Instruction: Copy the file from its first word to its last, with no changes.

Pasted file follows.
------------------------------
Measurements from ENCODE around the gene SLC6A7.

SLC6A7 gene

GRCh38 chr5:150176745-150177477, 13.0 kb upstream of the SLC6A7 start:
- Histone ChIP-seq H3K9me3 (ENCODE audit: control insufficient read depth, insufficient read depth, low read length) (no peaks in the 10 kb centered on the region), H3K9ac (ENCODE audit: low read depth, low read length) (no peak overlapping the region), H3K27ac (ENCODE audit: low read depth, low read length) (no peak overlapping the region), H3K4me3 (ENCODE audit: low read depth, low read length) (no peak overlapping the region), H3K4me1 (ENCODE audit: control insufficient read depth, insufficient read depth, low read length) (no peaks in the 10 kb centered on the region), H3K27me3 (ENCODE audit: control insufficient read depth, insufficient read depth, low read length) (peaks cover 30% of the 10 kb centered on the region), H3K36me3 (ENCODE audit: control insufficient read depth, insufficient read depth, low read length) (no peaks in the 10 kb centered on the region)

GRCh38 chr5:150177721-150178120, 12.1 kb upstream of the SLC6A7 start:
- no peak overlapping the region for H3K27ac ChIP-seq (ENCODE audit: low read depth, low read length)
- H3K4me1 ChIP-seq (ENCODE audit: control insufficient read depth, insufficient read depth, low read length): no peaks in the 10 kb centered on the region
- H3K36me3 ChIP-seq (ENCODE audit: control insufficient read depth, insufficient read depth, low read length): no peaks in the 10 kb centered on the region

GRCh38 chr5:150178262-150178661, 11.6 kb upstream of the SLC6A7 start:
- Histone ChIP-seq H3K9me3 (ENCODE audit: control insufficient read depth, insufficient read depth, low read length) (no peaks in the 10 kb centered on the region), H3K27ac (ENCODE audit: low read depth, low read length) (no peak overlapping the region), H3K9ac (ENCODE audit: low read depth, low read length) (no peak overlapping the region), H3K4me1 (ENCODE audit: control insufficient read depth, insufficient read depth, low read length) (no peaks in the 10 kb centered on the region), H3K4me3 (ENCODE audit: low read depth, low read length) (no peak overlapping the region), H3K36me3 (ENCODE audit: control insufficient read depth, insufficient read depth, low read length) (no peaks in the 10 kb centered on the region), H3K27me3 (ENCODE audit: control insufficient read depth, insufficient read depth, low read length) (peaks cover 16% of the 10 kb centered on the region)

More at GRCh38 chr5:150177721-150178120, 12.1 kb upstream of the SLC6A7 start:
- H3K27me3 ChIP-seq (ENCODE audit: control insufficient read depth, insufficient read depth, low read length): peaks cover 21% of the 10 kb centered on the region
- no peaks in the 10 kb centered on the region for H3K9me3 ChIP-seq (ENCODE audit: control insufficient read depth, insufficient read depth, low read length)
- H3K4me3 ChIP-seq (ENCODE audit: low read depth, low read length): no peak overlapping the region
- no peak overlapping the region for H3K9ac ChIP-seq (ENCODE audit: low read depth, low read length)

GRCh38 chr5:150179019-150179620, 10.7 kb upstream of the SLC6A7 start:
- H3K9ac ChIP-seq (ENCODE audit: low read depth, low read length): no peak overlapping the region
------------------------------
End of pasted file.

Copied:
Measurements from ENCODE around the gene SLC6A7.

SLC6A7 gene

GRCh38 chr5:150176745-150177477, 13.0 kb upstream of the SLC6A7 start:
- Histone ChIP-seq H3K9me3 (ENCODE audit: control insufficient read depth, insufficient read depth, low read length) (no peaks in the 10 kb centered on the region), H3K9ac (ENCODE audit: low read depth, low read length) (no peak overlapping the region), H3K27ac (ENCODE audit: low read depth, low read length) (no peak overlapping the region), H3K4me3 (ENCODE audit: low read depth, low read length) (no peak overlapping the region), H3K4me1 (ENCODE audit: control insufficient read depth, insufficient read depth, low read length) (no peaks in the 10 kb centered on the region), H3K27me3 (ENCODE audit: control insufficient read depth, insufficient read depth, low read length) (peaks cover 30% of the 10 kb centered on the region), H3K36me3 (ENCODE audit: control insufficient read depth, insufficient read depth, low read length) (no peaks in the 10 kb centered on the region)

GRCh38 chr5:150177721-150178120, 12.1 kb upstream of the SLC6A7 start:
- no peak overlapping the region for H3K27ac ChIP-seq (ENCODE audit: low read depth, low read length)
- H3K4me1 ChIP-seq (ENCODE audit: control insufficient read depth, insufficient read depth, low read length): no peaks in the 10 kb centered on the region
- H3K36me3 ChIP-seq (ENCODE audit: control insufficient read depth, insufficient read depth, low read length): no peaks in the 10 kb centered on the region

GRCh38 chr5:150178262-150178661, 11.6 kb upstream of the SLC6A7 start:
- Histone ChIP-seq H3K9me3 (ENCODE audit: control insufficient read depth, insufficient read depth, low read length) (no peaks in the 10 kb centered on the region), H3K27ac (ENCODE audit: low read depth, low read length) (no peak overlapping the region), H3K9ac (ENCODE audit: low read depth, low read length) (no peak overlapping the region), H3K4me1 (ENCODE audit: control insufficient read depth, insufficient read depth, low read length) (no peaks in the 10 kb centered on the region), H3K4me3 (ENCODE audit: low read depth, low read length) (no peak overlapping the region), H3K36me3 (ENCODE audit: control insufficient read depth, insufficient read depth, low read length) (no peaks in the 10 kb centered on the region), H3K27me3 (ENCODE audit: control insufficient read depth, insufficient read depth, low read length) (peaks cover 16% of the 10 kb centered on the region)

More at GRCh38 chr5:150177721-150178120, 12.1 kb upstream of the SLC6A7 start:
- H3K27me3 ChIP-seq (ENCODE audit: control insufficient read depth, insufficient read depth, low read length): peaks cover 21% of the 10 kb centered on the region
- no peaks in the 10 kb centered on the region for H3K9me3 ChIP-seq (ENCODE audit: control insufficient read depth, insufficient read depth, low read length)
- H3K4me3 ChIP-seq (ENCODE audit: low read depth, low read length): no peak overlapping the region
- no peak overlapping the region for H3K9ac ChIP-seq (ENCODE audit: low read depth, low read length)

GRCh38 chr5:150179019-150179620, 10.7 kb upstream of the SLC6A7 start:
- H3K9ac ChIP-seq (ENCODE audit: low read depth, low read length): no peak overlapping the region